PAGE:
The Brooklyn Nets were flirting with history last Wednesday when they decided to hold a private workout for Jason Collins, who stunned the sports world last summer when he announced that he was gay.
They made history on Sunday when they signed Collins to a 10-day contract. By signing Collins to a contract, the Nets become the first major professional sports team in North America to have an openly gay athlete on its roster.
"The decision to sign Jason was a basketball decision," said Billy King, the Nets General Manager in a statement released by the team on Sunday. "We needed to increase our depth inside, and with his experience and size, we felt he was the right choice for a 10-day contract."
King was trying side-step the issue of having a gay player on his team, but he was right. The Nets did indeed make a basketball decision and one that they may have been uniquely qualified to make. Collins is a former Nets player, who was on the team for six and a half years. Collins, 35, was available for the Nets against the Lakers on Sunday night.
When the Orlando Magic bought out the contract of Glen “Big Baby’’ Davis on Friday, allowing him to become a free agent once he cleared waivers on Sunday, the Nets were faced with another option to fill their need for interior help in the post. But Davis opted to sign with the LA Clippers after he cleared waivers on Sunday opening the door for the Nets to sign Collins.
The recent announcement by Missouri linebacker Michael Sam that he is gay has again recharged the dialogue about gay athletes in professional sports. Sam is participating in the NFL Combine in Indianapolis this week. How he does there in the physical strength, speed and agility test will determine where he will be selected in the NFL Draft on April.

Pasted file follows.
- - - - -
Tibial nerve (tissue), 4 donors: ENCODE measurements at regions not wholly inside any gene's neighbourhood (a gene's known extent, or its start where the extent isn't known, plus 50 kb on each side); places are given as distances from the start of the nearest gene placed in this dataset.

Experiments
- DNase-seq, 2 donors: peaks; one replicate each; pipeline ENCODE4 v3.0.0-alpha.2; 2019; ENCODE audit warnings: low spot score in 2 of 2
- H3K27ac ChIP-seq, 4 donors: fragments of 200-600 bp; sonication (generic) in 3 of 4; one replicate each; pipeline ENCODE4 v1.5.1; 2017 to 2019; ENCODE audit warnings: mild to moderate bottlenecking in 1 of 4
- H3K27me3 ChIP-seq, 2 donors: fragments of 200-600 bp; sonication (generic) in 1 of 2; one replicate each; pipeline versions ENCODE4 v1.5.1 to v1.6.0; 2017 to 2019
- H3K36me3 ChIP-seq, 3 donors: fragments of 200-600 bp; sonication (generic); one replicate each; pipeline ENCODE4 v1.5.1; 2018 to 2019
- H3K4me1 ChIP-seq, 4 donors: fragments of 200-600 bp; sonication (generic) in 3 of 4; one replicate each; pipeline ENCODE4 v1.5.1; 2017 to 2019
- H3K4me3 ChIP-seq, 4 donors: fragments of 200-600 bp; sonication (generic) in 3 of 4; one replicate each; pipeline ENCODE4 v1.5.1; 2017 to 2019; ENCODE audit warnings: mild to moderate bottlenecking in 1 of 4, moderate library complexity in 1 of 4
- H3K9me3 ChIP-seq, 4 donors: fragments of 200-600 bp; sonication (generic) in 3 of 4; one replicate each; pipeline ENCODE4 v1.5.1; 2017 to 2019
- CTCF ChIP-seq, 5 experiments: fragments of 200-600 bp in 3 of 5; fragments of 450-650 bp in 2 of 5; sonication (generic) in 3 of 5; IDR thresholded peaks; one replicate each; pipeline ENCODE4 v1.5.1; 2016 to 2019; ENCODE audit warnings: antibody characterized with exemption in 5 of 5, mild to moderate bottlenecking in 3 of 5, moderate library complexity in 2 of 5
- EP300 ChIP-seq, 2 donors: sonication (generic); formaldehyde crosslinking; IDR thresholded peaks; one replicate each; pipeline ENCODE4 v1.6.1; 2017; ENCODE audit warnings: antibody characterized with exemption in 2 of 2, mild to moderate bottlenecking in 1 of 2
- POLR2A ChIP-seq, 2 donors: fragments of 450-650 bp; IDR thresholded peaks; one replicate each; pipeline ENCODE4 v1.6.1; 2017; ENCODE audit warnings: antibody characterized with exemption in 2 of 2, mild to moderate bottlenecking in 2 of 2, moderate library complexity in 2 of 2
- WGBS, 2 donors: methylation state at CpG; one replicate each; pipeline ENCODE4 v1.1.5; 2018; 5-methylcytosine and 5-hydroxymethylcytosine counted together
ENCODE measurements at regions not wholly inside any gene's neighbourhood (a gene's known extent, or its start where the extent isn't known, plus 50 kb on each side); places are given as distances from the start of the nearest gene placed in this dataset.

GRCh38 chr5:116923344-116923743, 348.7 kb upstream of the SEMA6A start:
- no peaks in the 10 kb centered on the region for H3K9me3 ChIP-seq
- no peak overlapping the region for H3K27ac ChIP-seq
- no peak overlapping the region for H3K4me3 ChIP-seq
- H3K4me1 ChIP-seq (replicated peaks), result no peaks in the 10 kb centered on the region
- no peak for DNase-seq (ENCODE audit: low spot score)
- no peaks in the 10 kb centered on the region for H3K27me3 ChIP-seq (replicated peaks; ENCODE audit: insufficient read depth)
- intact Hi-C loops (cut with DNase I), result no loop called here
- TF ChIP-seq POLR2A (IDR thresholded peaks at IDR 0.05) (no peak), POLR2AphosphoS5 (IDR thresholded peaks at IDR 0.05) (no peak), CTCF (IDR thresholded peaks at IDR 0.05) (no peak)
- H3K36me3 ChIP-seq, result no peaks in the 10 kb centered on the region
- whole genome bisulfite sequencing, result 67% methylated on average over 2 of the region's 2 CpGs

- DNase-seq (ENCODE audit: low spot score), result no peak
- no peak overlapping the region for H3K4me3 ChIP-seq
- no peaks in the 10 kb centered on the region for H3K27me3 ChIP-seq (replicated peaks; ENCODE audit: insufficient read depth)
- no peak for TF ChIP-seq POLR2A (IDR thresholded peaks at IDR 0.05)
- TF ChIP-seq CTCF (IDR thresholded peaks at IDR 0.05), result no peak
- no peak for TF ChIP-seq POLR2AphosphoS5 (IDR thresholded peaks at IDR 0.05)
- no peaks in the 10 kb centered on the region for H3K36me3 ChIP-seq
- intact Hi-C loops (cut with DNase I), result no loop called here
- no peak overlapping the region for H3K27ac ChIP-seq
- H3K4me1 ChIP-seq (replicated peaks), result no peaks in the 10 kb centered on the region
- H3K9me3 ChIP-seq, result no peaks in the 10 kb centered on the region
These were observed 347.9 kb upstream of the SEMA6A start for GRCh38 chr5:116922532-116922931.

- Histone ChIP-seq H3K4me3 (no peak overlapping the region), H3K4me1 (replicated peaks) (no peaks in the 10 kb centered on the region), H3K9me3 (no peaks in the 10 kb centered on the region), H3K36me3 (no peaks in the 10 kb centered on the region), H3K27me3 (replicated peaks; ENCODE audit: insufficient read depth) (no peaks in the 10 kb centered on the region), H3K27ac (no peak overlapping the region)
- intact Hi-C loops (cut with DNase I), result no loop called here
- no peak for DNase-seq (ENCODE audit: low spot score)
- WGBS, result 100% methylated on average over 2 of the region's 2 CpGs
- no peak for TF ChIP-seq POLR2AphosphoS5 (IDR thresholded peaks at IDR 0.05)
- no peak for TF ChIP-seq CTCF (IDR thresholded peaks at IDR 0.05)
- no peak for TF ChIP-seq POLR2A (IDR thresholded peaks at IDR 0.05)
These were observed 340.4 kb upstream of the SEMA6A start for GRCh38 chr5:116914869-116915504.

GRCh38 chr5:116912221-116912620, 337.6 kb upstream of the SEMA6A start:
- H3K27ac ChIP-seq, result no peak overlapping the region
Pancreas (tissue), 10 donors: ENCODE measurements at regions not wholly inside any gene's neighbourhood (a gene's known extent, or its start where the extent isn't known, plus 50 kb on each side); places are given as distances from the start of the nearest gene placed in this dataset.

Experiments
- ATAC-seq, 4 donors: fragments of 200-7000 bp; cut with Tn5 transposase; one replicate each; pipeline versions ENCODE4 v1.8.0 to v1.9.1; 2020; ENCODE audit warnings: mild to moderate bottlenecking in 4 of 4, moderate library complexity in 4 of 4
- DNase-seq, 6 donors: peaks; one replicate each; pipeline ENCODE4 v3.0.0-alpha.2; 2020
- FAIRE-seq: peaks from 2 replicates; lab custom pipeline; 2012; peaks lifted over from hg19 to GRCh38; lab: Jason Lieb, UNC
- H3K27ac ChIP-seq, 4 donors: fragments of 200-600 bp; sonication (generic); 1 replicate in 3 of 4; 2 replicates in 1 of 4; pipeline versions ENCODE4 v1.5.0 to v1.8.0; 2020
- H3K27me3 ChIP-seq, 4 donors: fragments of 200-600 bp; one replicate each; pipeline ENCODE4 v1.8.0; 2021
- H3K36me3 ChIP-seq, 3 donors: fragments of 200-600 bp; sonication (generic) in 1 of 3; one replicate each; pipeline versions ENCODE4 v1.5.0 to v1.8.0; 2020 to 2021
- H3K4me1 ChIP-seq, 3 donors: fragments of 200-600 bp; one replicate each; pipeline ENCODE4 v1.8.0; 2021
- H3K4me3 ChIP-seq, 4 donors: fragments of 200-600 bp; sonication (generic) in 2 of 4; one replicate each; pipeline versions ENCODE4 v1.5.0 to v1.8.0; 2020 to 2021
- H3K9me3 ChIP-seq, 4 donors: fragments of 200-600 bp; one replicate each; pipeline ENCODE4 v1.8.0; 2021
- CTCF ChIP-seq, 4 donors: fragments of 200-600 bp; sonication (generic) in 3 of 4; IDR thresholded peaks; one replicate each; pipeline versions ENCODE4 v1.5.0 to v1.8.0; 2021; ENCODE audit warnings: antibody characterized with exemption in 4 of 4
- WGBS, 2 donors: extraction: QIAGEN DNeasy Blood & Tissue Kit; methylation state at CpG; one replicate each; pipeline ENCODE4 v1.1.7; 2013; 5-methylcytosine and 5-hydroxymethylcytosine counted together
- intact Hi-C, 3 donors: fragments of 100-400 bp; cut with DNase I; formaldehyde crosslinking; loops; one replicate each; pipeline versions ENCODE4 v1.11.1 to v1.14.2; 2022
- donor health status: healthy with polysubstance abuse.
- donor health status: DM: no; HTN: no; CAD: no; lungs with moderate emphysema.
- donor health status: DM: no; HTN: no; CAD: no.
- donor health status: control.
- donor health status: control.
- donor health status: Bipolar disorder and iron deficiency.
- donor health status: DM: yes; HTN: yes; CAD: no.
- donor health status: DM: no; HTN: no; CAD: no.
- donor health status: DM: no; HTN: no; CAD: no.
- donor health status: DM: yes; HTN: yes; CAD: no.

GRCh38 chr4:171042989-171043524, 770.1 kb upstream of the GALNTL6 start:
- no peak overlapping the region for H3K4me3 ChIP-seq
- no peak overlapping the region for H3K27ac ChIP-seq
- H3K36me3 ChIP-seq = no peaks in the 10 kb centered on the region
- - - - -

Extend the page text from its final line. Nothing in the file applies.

As far as professional sports and gay athletes in the locker room are concerned, the Brooklyn Nets have boiled the issue down to its bare essence. If a player can help a team win, then he has a spot on the roster his sexual orientation notwithstanding. No one will question Collins’ skill or ability to play in the NBA. He’s already proven it, particularly with the Nets.
Collins played in 510 games, including 404 starts, with the Nets from 2001-08. Collins averaged 4.4 points and 4.5 rebounds in 24.5 minutes per game. He also appeared in 75 playoff games with the Nets with playoff averages of 3.3 points and 3.8 rebounds in 21.4 minutes per game. He helped the Nets reach back-to-back NBA Finals in 2002 and 2003. Collins is tied for third in Nets history in games played (510), ranks eighth in minutes played (12,493), ninth in offensive rebounds (782) and is tied for 10th in total rebounds (2,304).
The Nets are within reach of the top spot in the Atlantic Division, trailing the Toronto Raptors by four games. They are looking down the road to the playoffs. If they make the playoffs they will need help fending off physically imposing teams like Indiana and Chicago. Collins, a 35-year-old, 7-foot center, should be able to help them in a limited role.
The 12-year veteran of the NBA hasn’t played in the league since he was with the Washington Wizard in April 2013. He made his announcement that he was gay last summer. Since revealing his sexual orientation Collins hasn’t received any offers from any of the 30 NBA teams until the Nets asked him to work out for them in Los Angeles last week, according to ESPN.com.
Collins is a former teammate of Nets Coach Jason Kidd. So Kidd knows how Collins will fit with the Nets team chemistry and how he will fit into the team’s locker room.
As King was weighing the decision of Davis or Collins before Brooklyn played Golden State on Saturday, Nets forward Kevin Garnett spoke to the media at the morning shootaround. Garnett was a teammate of both Davis and Collins when the Boston Celtics won an NBA championship in 2008.
"I played with J.C, too ... very similar to Baby,’’ Garnett said. “Probably doesn't have the distance in some of the skill level, but great competitor, plays team basketball, is for the team, great guy, great character."
Garnett said Collins’ announcement that he is gay won’t be a problem for the players in the Nets locker room.
"I think it's important that anybody who has the capabilities and skill level (gets) a chance to (do) something he's great at," Garnett said. "I think it would be bias, and in a sense, racist, if you (were) to keep that opportunity from a person."